Although inconclusive, evidence suggests that ground zero for the bird’s westward spread may have been the Indus Valley, where the city-states of the Harappan civilization carried on a lively trade with the Middle East more than 4,000 years ago. Archaeologists have recovered chicken bones from Lothal, once a great port on the west coast of India, raising the possibility that the birds could have been carried across to the Arabian Peninsula as cargo or provisions. By 2000 B.C., cuneiform tablets from Mesopotamia refer to “the bird of Meluhha,” the likely place name for the Indus Valley. That may or may not have been a chicken; Professor Piotr Steinkeller, a specialist in ancient Near Eastern texts at Harvard, says that it was certainly “some exotic bird that was unknown to Mesopotamia.” He believes that references to the “royal bird of Meluhha”—a phrase that shows up in texts three centuries later—most likely refer to the chicken.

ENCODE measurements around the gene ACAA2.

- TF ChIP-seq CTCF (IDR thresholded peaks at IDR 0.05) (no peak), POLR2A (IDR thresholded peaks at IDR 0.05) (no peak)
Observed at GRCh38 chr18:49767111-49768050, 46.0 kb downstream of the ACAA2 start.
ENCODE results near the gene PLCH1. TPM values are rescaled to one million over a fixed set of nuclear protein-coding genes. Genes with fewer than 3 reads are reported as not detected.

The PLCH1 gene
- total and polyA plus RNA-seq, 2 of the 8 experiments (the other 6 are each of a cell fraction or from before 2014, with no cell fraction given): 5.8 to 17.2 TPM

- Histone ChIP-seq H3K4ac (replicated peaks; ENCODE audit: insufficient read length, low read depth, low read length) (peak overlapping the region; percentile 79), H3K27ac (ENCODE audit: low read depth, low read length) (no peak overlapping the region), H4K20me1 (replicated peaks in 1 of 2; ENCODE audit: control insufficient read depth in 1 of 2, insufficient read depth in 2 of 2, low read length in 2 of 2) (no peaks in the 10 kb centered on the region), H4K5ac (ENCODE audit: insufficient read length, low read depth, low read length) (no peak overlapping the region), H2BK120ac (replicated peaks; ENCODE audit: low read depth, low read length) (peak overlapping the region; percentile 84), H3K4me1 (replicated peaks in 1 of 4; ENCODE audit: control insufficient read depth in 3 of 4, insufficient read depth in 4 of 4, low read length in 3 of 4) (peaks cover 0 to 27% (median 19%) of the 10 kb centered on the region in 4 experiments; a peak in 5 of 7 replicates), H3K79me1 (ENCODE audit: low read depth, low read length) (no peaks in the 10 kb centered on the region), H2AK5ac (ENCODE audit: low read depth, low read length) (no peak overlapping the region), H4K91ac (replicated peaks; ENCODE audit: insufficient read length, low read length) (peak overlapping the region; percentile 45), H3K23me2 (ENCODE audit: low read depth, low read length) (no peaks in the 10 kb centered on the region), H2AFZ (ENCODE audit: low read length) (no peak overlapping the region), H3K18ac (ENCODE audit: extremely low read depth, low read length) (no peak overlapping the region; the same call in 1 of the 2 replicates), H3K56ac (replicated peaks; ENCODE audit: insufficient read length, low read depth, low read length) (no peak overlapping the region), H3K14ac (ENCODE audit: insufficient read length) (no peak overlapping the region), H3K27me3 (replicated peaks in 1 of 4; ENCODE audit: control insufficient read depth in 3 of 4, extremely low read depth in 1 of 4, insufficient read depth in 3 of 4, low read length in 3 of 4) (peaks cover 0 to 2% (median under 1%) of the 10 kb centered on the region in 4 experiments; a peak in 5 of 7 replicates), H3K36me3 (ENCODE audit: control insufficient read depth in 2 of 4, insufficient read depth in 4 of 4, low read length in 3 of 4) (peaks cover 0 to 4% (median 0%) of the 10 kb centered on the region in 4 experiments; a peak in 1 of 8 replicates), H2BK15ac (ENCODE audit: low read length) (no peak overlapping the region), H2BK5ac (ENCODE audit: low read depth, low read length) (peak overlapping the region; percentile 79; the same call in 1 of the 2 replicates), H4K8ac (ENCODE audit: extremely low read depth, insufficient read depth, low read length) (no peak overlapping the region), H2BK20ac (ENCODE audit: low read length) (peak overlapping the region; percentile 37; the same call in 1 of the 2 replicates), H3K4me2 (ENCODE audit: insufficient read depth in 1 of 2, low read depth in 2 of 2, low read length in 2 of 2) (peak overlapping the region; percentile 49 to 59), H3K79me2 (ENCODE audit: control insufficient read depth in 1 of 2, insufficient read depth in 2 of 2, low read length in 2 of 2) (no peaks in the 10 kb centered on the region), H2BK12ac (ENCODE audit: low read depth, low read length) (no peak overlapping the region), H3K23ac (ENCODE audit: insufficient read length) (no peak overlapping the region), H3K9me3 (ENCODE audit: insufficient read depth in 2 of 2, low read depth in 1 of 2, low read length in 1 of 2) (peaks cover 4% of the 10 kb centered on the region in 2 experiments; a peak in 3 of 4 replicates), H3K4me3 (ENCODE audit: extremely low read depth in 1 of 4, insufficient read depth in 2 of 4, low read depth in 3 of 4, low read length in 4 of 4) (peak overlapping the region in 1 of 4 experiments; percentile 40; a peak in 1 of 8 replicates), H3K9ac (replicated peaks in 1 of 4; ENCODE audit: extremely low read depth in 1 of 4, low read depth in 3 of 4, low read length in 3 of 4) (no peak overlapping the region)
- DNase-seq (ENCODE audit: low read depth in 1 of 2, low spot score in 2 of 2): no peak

How did an animal related to the dinosaurs become a food item commonly picked up at grocery stores and found on dinner tables around the world (KFC rules the fast food market in China)? Apparently, chickens were first domesticated by humans for cockfighting, and then we decided to eat them. We’re a fascinating species, aren’t we? [via]
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